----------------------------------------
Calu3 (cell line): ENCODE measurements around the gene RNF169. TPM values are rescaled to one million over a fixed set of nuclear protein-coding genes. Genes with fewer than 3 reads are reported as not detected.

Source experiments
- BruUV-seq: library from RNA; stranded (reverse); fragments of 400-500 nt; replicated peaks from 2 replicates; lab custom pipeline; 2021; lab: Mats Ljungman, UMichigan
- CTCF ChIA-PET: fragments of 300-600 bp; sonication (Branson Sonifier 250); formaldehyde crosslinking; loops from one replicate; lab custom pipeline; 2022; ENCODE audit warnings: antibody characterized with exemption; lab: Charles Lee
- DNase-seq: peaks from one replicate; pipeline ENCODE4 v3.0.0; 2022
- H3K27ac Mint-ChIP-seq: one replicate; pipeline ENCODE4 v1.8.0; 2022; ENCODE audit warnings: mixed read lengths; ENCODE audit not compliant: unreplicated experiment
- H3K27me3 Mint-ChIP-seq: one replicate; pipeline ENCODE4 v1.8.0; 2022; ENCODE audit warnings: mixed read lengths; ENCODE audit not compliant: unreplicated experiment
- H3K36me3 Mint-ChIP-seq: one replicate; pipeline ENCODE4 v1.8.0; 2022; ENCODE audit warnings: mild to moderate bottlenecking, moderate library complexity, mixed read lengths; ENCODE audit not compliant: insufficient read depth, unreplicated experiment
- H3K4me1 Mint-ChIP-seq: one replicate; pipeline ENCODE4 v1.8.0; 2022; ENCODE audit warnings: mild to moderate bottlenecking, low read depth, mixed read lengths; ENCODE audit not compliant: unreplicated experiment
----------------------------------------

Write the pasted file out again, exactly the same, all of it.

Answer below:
Calu3 (cell line): ENCODE measurements around the gene RNF169. TPM values are rescaled to one million over a fixed set of nuclear protein-coding genes. Genes with fewer than 3 reads are reported as not detected.

Source experiments
- BruUV-seq: library from RNA; stranded (reverse); fragments of 400-500 nt; replicated peaks from 2 replicates; lab custom pipeline; 2021; lab: Mats Ljungman, UMichigan
- CTCF ChIA-PET: fragments of 300-600 bp; sonication (Branson Sonifier 250); formaldehyde crosslinking; loops from one replicate; lab custom pipeline; 2022; ENCODE audit warnings: antibody characterized with exemption; lab: Charles Lee
- DNase-seq: peaks from one replicate; pipeline ENCODE4 v3.0.0; 2022
- H3K27ac Mint-ChIP-seq: one replicate; pipeline ENCODE4 v1.8.0; 2022; ENCODE audit warnings: mixed read lengths; ENCODE audit not compliant: unreplicated experiment
- H3K27me3 Mint-ChIP-seq: one replicate; pipeline ENCODE4 v1.8.0; 2022; ENCODE audit warnings: mixed read lengths; ENCODE audit not compliant: unreplicated experiment
- H3K36me3 Mint-ChIP-seq: one replicate; pipeline ENCODE4 v1.8.0; 2022; ENCODE audit warnings: mild to moderate bottlenecking, moderate library complexity, mixed read lengths; ENCODE audit not compliant: insufficient read depth, unreplicated experiment
- H3K4me1 Mint-ChIP-seq: one replicate; pipeline ENCODE4 v1.8.0; 2022; ENCODE audit warnings: mild to moderate bottlenecking, low read depth, mixed read lengths; ENCODE audit not compliant: unreplicated experiment